Posted: Fri 10th Jan 2020

Over 70% decline in number of dog attacks on sheep in Flintshire

News and Info from Deeside, Flintshire, North Wales
This article is old - Published: Friday, Jan 10th, 2020


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Police have said the number of dog attacks on livestock throughout the region has dramatically declined.

Attacks on sheep across the whole of the North Wales force fell to 49 in 2019  – a ‘huge decrease’ on the previous two years.

Livestock attacks by dogs have been a serious issue to farmers over the years with recent figures being as high as 129 attacks in 2018, with the deaths of many animals, including the dogs themselves, who have been unfortunately legally shot during an attack or put down after the owner has been brought before the court.

There were seven reported attacks in Flintshire last year compared to 25 in 2018 and 18 the year before.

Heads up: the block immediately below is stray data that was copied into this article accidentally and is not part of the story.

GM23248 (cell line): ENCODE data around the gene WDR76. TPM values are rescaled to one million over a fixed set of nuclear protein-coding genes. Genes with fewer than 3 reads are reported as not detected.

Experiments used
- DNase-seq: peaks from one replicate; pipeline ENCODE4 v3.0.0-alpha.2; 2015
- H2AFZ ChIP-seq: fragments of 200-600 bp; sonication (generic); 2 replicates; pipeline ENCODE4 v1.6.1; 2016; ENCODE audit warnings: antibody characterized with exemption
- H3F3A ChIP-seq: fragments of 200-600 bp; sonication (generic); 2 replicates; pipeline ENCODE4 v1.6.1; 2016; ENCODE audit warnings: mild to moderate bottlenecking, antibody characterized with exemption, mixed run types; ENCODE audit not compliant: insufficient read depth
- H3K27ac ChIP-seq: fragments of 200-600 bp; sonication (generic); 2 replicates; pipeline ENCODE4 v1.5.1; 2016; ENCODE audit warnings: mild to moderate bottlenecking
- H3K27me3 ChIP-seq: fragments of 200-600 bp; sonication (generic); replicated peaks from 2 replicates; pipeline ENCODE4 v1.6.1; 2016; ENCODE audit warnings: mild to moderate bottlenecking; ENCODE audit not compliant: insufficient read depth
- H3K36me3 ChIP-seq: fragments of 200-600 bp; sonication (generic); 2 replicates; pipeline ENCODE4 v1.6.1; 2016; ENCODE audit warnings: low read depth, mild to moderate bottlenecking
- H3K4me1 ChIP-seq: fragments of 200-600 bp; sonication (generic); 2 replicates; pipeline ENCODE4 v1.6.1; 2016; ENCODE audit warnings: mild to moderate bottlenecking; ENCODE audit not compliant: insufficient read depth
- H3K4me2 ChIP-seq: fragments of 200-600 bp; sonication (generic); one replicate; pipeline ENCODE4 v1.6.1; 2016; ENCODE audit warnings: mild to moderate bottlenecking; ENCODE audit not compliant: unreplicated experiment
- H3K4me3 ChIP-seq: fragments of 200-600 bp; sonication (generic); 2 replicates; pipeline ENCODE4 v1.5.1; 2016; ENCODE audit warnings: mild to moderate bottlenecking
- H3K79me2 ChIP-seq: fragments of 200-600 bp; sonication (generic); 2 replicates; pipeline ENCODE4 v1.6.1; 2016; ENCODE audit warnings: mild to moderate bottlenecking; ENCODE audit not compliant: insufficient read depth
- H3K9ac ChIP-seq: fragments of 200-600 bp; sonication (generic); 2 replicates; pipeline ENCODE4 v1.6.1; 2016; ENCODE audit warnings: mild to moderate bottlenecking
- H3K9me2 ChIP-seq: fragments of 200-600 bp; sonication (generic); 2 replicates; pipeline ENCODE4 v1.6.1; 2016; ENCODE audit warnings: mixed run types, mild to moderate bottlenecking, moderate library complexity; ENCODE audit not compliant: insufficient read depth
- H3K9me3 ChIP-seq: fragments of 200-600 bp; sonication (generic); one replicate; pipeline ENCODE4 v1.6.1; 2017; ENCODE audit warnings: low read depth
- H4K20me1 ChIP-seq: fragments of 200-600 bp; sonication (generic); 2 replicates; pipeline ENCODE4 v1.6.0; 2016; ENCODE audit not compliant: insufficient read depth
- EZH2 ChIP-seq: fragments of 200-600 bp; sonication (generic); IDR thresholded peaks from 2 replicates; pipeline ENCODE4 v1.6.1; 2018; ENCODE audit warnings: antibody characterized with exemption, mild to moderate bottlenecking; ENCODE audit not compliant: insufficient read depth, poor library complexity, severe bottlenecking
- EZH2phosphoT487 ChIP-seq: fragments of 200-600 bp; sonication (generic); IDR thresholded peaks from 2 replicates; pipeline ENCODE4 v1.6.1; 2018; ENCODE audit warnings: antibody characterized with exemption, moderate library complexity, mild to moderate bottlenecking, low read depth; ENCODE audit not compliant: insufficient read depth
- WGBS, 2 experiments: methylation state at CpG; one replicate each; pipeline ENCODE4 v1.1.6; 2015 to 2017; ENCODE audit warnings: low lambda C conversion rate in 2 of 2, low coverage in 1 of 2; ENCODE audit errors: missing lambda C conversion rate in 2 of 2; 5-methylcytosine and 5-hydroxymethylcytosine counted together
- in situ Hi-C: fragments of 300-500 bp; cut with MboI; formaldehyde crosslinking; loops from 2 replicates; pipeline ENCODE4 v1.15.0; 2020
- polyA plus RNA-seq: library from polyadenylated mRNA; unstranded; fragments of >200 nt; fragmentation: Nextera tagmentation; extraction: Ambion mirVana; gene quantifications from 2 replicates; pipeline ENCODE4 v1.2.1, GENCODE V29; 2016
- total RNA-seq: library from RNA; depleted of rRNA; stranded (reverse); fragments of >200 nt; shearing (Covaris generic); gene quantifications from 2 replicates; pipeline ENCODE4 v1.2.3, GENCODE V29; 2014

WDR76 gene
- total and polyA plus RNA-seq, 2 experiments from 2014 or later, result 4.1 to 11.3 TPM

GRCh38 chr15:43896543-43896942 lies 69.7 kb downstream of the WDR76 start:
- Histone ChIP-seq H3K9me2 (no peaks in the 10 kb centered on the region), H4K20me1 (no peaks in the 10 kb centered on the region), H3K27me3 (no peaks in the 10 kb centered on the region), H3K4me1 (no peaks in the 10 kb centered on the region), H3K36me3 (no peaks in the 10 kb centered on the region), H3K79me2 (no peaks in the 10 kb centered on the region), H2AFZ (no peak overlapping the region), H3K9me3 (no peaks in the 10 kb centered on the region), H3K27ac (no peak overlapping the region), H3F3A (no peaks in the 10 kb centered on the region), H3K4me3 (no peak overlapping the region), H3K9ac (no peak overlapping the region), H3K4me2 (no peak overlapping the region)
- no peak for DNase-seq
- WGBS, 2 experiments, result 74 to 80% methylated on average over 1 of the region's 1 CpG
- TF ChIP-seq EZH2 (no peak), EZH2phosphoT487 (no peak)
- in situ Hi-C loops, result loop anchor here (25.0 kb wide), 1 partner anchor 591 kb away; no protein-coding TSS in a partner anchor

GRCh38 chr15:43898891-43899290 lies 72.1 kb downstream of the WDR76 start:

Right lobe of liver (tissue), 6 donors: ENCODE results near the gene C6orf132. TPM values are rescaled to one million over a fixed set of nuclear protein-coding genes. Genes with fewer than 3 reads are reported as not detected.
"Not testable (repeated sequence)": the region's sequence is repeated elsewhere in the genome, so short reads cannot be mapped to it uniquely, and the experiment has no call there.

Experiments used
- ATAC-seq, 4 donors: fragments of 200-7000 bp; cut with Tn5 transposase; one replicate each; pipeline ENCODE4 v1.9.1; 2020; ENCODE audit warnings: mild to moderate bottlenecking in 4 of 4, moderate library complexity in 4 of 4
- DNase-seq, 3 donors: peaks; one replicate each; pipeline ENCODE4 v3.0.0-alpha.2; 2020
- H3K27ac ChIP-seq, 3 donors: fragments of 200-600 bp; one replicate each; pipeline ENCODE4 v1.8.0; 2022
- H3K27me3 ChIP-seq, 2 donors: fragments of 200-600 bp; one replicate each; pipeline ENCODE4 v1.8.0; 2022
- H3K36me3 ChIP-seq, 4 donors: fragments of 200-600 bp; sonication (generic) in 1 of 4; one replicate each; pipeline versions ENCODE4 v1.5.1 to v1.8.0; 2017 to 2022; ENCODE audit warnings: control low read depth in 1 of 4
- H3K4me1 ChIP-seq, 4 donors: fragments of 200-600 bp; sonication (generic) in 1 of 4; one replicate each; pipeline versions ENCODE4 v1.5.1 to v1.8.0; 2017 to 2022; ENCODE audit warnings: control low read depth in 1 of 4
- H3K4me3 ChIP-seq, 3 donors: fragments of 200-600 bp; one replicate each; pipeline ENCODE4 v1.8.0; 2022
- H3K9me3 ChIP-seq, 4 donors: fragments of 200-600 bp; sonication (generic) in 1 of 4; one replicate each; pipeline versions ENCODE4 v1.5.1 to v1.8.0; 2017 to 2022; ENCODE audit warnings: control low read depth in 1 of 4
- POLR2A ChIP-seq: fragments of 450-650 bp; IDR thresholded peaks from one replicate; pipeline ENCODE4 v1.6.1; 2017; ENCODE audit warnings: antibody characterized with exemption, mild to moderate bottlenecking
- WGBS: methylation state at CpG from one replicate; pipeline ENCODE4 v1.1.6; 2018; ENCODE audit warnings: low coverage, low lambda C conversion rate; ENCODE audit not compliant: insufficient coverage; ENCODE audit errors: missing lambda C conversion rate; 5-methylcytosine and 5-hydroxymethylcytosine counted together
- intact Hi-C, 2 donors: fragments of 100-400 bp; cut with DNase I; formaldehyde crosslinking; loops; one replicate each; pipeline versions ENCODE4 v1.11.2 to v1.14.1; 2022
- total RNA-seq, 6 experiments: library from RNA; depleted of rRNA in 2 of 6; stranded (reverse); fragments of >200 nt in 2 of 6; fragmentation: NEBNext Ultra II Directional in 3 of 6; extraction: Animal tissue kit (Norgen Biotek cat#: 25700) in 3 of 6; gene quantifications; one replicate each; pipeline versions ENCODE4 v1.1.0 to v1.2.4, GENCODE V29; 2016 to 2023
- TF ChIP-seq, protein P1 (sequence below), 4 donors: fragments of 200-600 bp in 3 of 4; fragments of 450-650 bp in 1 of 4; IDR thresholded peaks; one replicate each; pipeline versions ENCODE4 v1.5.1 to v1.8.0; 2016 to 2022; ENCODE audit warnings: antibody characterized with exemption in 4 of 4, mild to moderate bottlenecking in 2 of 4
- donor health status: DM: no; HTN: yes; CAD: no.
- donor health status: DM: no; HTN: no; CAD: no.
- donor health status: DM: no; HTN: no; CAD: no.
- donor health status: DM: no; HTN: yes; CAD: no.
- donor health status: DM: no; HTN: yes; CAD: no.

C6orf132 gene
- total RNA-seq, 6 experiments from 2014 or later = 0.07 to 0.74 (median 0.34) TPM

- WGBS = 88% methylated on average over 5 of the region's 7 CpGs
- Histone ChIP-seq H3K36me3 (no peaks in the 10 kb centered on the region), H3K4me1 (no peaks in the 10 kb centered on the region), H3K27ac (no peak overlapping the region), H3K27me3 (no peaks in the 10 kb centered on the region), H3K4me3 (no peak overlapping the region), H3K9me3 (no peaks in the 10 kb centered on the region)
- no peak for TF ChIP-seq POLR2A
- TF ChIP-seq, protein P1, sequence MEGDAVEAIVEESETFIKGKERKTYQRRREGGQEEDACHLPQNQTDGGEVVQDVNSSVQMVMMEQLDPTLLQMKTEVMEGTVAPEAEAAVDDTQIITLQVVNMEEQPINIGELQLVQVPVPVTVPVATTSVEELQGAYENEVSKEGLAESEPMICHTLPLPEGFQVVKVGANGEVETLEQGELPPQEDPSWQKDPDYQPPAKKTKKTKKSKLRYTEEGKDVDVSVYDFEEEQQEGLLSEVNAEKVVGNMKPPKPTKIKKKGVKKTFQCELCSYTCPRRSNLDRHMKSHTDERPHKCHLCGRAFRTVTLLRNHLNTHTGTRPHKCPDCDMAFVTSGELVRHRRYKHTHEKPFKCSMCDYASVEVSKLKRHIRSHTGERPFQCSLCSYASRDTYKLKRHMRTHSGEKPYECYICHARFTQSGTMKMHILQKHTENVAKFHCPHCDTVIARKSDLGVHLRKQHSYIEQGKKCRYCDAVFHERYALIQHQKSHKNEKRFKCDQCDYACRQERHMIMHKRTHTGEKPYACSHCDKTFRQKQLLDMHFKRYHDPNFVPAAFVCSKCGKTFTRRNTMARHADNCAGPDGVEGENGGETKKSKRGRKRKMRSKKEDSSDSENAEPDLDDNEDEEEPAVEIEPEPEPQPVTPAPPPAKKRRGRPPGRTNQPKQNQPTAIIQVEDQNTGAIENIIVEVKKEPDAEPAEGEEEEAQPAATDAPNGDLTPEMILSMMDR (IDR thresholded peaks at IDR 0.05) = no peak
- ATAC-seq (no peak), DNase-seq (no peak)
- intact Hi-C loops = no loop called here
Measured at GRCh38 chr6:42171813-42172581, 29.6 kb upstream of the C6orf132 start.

Rob Taylor, North Wales Police Rural Crime Team manager said: “Prior to our dedicated team starting in 2013 there were no figures recorded anywhere in the UK, so the true extent of the problem was unknown.

We voluntarily started recording these figures and we were shocked by what we discovered.

We also found that our figures were replicated throughout the UK after asking other forces to voluntarily record them.”

Since that time the team has dealt with many horrendous offences where animals have been savaged and pet dogs killed, which is totally unacceptable”.

The team set about to tackle the issues and have worked with partner agencies, such as the National Farmers Union and Farmers Union of Wales, to raise awareness and bring the problem of irresponsible dog ownership to the fore.

The social media campaign has attracted widespread acknowledgement and over the past four years they have also worked and continue to liaise with politicians and DEFRA to seek a change in the 1953 The Dogs (Protection of Livestock) Act.

Mr Taylor added: “The current act is now antiquated and does not cover such things as the police power to obtain DNA from a suspect dog or to protect animals such as Alpacas or Llamas.

This is about changing the attitudes of dog owners and not about putting people before our courts.”

The Rural Crime Team in North Wales was the first designated team of its type in the UK and has received wide acclaim for their work in tackling rural issues.

 

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